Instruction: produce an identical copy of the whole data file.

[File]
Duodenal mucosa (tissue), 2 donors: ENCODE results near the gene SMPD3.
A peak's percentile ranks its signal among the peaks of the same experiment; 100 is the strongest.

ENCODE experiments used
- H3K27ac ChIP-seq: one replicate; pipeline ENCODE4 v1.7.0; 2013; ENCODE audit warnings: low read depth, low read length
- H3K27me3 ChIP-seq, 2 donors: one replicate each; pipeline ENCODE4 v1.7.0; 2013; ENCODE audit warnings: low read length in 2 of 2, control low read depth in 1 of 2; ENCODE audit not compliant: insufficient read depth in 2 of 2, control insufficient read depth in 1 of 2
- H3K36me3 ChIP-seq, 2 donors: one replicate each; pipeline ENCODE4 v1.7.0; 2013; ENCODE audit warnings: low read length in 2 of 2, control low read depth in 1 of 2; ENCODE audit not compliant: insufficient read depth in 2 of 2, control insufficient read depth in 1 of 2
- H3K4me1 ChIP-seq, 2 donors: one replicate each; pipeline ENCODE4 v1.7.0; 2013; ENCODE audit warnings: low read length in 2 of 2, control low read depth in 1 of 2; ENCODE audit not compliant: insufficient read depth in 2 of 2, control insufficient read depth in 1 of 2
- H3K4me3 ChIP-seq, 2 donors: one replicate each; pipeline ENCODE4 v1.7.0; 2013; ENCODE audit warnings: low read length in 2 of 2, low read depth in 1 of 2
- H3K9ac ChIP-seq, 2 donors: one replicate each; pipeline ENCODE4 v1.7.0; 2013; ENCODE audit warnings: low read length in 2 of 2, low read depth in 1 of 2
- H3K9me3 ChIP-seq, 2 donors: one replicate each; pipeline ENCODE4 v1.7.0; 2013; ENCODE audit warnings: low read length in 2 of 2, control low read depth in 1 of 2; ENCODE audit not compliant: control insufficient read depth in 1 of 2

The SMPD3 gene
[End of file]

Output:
Duodenal mucosa (tissue), 2 donors: ENCODE results near the gene SMPD3.
A peak's percentile ranks its signal among the peaks of the same experiment; 100 is the strongest.

ENCODE experiments used
- H3K27ac ChIP-seq: one replicate; pipeline ENCODE4 v1.7.0; 2013; ENCODE audit warnings: low read depth, low read length
- H3K27me3 ChIP-seq, 2 donors: one replicate each; pipeline ENCODE4 v1.7.0; 2013; ENCODE audit warnings: low read length in 2 of 2, control low read depth in 1 of 2; ENCODE audit not compliant: insufficient read depth in 2 of 2, control insufficient read depth in 1 of 2
- H3K36me3 ChIP-seq, 2 donors: one replicate each; pipeline ENCODE4 v1.7.0; 2013; ENCODE audit warnings: low read length in 2 of 2, control low read depth in 1 of 2; ENCODE audit not compliant: insufficient read depth in 2 of 2, control insufficient read depth in 1 of 2
- H3K4me1 ChIP-seq, 2 donors: one replicate each; pipeline ENCODE4 v1.7.0; 2013; ENCODE audit warnings: low read length in 2 of 2, control low read depth in 1 of 2; ENCODE audit not compliant: insufficient read depth in 2 of 2, control insufficient read depth in 1 of 2
- H3K4me3 ChIP-seq, 2 donors: one replicate each; pipeline ENCODE4 v1.7.0; 2013; ENCODE audit warnings: low read length in 2 of 2, low read depth in 1 of 2
- H3K9ac ChIP-seq, 2 donors: one replicate each; pipeline ENCODE4 v1.7.0; 2013; ENCODE audit warnings: low read length in 2 of 2, low read depth in 1 of 2
- H3K9me3 ChIP-seq, 2 donors: one replicate each; pipeline ENCODE4 v1.7.0; 2013; ENCODE audit warnings: low read length in 2 of 2, control low read depth in 1 of 2; ENCODE audit not compliant: control insufficient read depth in 1 of 2

The SMPD3 gene